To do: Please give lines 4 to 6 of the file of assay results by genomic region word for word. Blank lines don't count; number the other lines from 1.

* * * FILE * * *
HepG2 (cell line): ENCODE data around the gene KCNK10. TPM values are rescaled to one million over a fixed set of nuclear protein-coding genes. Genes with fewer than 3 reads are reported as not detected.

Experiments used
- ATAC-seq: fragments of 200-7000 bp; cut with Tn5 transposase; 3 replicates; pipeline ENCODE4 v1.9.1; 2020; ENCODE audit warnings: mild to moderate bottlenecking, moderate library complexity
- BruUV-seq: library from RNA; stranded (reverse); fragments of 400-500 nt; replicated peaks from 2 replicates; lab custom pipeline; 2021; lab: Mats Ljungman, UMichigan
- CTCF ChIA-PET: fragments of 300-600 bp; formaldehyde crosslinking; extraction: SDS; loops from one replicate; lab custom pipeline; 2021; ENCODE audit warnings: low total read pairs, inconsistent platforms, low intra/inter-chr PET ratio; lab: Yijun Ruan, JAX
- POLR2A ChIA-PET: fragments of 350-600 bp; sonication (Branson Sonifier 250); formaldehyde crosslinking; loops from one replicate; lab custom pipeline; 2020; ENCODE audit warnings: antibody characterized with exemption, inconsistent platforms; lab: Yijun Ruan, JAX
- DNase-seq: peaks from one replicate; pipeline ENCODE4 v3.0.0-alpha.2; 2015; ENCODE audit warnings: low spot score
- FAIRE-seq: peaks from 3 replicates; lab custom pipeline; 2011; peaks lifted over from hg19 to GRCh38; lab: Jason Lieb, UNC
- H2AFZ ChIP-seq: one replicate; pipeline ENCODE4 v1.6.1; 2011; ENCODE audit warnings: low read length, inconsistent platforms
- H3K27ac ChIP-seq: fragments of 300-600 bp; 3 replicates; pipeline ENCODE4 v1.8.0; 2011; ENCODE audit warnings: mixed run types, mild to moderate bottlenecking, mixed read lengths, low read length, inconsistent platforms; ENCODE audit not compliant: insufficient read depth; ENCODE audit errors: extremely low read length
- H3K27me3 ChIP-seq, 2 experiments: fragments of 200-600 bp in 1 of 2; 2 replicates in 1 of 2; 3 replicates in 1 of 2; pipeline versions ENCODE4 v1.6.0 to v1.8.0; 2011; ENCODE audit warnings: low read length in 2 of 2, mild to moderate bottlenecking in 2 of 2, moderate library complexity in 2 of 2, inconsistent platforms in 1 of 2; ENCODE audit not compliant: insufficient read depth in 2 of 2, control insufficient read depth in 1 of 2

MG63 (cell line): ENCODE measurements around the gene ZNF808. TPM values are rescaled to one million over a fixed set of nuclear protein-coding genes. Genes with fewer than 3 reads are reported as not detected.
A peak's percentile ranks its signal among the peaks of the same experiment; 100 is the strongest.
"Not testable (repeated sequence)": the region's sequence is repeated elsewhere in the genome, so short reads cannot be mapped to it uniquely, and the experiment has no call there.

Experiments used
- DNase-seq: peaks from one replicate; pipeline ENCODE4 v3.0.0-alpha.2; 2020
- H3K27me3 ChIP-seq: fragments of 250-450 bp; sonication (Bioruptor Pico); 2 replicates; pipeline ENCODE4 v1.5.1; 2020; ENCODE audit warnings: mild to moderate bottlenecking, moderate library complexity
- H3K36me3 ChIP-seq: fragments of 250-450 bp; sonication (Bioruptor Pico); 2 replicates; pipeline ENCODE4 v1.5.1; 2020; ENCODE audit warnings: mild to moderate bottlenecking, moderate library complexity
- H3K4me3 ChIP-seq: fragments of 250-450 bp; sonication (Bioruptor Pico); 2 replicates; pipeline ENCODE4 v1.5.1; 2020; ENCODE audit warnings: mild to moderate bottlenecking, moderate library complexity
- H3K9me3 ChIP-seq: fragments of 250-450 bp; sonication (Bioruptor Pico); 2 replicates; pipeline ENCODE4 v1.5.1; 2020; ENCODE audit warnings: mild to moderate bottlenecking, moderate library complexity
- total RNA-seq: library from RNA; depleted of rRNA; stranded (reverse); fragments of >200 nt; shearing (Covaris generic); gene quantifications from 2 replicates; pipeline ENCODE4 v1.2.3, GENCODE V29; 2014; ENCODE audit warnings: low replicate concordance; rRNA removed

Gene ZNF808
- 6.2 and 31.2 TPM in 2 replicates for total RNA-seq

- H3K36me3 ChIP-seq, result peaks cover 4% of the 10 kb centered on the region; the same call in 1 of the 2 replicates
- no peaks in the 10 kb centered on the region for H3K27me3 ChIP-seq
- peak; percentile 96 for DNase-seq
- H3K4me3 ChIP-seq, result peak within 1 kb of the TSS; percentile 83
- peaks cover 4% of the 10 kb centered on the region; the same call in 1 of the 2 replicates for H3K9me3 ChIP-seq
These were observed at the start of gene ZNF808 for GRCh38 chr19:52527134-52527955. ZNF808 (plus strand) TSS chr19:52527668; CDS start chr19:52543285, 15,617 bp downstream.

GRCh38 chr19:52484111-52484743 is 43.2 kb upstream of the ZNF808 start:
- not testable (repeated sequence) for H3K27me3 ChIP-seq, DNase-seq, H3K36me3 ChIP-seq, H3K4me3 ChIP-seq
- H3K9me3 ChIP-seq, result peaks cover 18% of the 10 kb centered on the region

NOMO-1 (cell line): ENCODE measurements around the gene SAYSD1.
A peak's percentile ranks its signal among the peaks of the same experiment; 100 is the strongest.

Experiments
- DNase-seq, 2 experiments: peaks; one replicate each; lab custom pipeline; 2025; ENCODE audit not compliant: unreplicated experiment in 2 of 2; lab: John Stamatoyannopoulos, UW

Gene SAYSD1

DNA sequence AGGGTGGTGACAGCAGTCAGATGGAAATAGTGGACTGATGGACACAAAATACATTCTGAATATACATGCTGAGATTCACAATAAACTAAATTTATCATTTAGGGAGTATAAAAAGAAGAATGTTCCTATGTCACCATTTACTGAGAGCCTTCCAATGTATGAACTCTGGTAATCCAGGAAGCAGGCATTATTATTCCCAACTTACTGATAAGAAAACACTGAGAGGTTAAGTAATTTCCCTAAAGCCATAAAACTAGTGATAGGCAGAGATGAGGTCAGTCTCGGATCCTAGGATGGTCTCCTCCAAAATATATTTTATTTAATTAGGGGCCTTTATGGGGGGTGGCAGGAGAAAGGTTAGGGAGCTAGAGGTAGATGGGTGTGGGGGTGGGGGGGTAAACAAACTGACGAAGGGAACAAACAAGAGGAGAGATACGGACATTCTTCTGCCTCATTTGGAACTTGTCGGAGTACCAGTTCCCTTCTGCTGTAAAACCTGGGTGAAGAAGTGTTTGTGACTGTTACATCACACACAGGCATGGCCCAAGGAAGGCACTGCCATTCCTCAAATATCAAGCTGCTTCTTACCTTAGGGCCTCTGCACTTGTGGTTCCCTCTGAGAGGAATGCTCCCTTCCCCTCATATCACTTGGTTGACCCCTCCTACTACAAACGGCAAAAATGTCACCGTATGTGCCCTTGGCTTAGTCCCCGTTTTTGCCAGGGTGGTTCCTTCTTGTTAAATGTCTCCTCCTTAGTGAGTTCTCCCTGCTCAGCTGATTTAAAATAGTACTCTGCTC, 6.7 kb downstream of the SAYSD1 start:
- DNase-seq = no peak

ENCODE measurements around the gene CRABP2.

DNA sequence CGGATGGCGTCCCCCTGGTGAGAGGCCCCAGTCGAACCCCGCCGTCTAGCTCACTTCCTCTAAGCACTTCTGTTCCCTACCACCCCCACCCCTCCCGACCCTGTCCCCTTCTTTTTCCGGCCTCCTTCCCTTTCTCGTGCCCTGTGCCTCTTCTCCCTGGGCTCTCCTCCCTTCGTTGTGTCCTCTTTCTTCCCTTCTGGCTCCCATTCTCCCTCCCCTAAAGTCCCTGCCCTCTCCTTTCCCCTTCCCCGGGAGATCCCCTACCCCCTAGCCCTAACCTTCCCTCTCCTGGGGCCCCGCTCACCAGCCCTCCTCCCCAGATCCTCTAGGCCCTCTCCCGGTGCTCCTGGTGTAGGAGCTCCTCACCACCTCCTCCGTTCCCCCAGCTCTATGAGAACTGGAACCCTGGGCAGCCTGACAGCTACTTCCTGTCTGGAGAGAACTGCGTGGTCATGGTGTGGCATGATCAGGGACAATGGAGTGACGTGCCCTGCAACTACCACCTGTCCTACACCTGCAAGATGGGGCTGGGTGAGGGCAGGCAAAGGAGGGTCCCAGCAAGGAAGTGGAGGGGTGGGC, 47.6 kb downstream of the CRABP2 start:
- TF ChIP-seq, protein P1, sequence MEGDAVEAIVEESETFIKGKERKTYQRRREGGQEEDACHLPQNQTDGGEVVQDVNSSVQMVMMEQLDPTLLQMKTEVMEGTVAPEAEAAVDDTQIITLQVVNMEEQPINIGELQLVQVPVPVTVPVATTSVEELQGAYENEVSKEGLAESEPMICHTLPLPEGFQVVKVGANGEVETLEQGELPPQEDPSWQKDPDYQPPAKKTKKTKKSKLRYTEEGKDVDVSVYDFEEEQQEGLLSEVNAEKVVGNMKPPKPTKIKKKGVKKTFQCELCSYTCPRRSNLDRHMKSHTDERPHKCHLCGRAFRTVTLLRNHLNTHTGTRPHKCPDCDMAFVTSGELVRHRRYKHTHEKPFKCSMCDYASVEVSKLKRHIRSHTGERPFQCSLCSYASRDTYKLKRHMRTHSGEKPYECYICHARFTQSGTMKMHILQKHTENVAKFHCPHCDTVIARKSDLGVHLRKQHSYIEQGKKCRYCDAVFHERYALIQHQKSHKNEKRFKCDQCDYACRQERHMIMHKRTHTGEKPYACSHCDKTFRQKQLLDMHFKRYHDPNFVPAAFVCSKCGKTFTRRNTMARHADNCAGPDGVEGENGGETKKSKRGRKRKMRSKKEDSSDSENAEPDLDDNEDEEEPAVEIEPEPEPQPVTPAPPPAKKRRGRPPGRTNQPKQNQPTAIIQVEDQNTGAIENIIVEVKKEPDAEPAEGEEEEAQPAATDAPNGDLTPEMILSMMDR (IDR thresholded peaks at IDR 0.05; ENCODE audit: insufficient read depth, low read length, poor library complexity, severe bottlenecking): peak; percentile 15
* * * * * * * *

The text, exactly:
- BruUV-seq: library from RNA; stranded (reverse); fragments of 400-500 nt; replicated peaks from 2 replicates; lab custom pipeline; 2021; lab: Mats Ljungman, UMichigan
- CTCF ChIA-PET: fragments of 300-600 bp; formaldehyde crosslinking; extraction: SDS; loops from one replicate; lab custom pipeline; 2021; ENCODE audit warnings: low total read pairs, inconsistent platforms, low intra/inter-chr PET ratio; lab: Yijun Ruan, JAX
- POLR2A ChIA-PET: fragments of 350-600 bp; sonication (Branson Sonifier 250); formaldehyde crosslinking; loops from one replicate; lab custom pipeline; 2020; ENCODE audit warnings: antibody characterized with exemption, inconsistent platforms; lab: Yijun Ruan, JAX